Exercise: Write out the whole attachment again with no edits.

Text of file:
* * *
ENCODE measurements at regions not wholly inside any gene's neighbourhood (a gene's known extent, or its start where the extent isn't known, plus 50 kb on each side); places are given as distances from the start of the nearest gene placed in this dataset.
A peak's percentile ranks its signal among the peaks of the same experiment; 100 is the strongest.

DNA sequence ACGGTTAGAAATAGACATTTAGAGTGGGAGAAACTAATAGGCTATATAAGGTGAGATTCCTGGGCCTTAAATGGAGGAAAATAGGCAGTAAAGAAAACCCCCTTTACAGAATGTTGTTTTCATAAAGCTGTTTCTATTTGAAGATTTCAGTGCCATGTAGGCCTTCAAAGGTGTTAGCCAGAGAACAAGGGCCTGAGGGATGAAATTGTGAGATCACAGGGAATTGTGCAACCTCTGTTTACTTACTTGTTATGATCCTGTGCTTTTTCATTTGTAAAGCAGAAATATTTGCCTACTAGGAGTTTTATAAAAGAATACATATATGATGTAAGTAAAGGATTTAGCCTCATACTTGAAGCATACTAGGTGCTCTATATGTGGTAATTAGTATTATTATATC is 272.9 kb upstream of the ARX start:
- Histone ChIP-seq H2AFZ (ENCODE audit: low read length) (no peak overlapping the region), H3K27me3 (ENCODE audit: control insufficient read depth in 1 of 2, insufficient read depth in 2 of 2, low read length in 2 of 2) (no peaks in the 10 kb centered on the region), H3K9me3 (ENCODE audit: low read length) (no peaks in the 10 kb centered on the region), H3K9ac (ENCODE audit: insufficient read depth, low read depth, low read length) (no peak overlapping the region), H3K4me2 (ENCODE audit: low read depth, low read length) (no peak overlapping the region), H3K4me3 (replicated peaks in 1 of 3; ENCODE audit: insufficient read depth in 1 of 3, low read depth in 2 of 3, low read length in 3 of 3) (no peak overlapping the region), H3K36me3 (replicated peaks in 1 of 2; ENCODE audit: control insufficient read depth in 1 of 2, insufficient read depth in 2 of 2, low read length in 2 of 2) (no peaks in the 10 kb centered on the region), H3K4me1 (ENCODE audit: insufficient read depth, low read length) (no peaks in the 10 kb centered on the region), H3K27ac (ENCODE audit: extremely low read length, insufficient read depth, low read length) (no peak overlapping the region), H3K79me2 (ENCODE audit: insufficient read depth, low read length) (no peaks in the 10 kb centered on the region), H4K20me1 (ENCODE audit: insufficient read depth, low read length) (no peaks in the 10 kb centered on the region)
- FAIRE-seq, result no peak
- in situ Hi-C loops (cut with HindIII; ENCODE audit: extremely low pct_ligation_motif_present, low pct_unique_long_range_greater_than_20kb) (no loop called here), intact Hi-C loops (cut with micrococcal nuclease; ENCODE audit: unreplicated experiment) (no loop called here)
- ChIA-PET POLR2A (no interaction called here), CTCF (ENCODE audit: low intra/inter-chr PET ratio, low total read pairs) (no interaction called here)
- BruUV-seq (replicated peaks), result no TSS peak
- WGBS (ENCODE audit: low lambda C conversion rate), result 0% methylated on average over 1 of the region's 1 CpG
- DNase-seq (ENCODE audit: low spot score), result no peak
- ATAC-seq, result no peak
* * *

ENCODE measurements at regions not wholly inside any gene's neighbourhood (a gene's known extent, or its start where the extent isn't known, plus 50 kb on each side); places are given as distances from the start of the nearest gene placed in this dataset.
A peak's percentile ranks its signal among the peaks of the same experiment; 100 is the strongest.

DNA sequence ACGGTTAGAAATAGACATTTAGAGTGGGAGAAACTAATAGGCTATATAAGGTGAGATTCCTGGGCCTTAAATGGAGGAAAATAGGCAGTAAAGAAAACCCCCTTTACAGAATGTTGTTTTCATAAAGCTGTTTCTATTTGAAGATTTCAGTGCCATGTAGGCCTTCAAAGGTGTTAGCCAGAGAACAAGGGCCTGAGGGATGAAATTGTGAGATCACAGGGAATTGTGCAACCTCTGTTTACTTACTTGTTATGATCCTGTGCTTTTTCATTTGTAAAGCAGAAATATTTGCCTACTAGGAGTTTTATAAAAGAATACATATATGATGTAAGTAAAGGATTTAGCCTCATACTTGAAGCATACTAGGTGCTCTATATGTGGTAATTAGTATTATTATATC is 272.9 kb upstream of the ARX start:
- Histone ChIP-seq H2AFZ (ENCODE audit: low read length) (no peak overlapping the region), H3K27me3 (ENCODE audit: control insufficient read depth in 1 of 2, insufficient read depth in 2 of 2, low read length in 2 of 2) (no peaks in the 10 kb centered on the region), H3K9me3 (ENCODE audit: low read length) (no peaks in the 10 kb centered on the region), H3K9ac (ENCODE audit: insufficient read depth, low read depth, low read length) (no peak overlapping the region), H3K4me2 (ENCODE audit: low read depth, low read length) (no peak overlapping the region), H3K4me3 (replicated peaks in 1 of 3; ENCODE audit: insufficient read depth in 1 of 3, low read depth in 2 of 3, low read length in 3 of 3) (no peak overlapping the region), H3K36me3 (replicated peaks in 1 of 2; ENCODE audit: control insufficient read depth in 1 of 2, insufficient read depth in 2 of 2, low read length in 2 of 2) (no peaks in the 10 kb centered on the region), H3K4me1 (ENCODE audit: insufficient read depth, low read length) (no peaks in the 10 kb centered on the region), H3K27ac (ENCODE audit: extremely low read length, insufficient read depth, low read length) (no peak overlapping the region), H3K79me2 (ENCODE audit: insufficient read depth, low read length) (no peaks in the 10 kb centered on the region), H4K20me1 (ENCODE audit: insufficient read depth, low read length) (no peaks in the 10 kb centered on the region)
- FAIRE-seq, result no peak
- in situ Hi-C loops (cut with HindIII; ENCODE audit: extremely low pct_ligation_motif_present, low pct_unique_long_range_greater_than_20kb) (no loop called here), intact Hi-C loops (cut with micrococcal nuclease; ENCODE audit: unreplicated experiment) (no loop called here)
- ChIA-PET POLR2A (no interaction called here), CTCF (ENCODE audit: low intra/inter-chr PET ratio, low total read pairs) (no interaction called here)
- BruUV-seq (replicated peaks), result no TSS peak
- WGBS (ENCODE audit: low lambda C conversion rate), result 0% methylated on average over 1 of the region's 1 CpG
- DNase-seq (ENCODE audit: low spot score), result no peak
- ATAC-seq, result no peak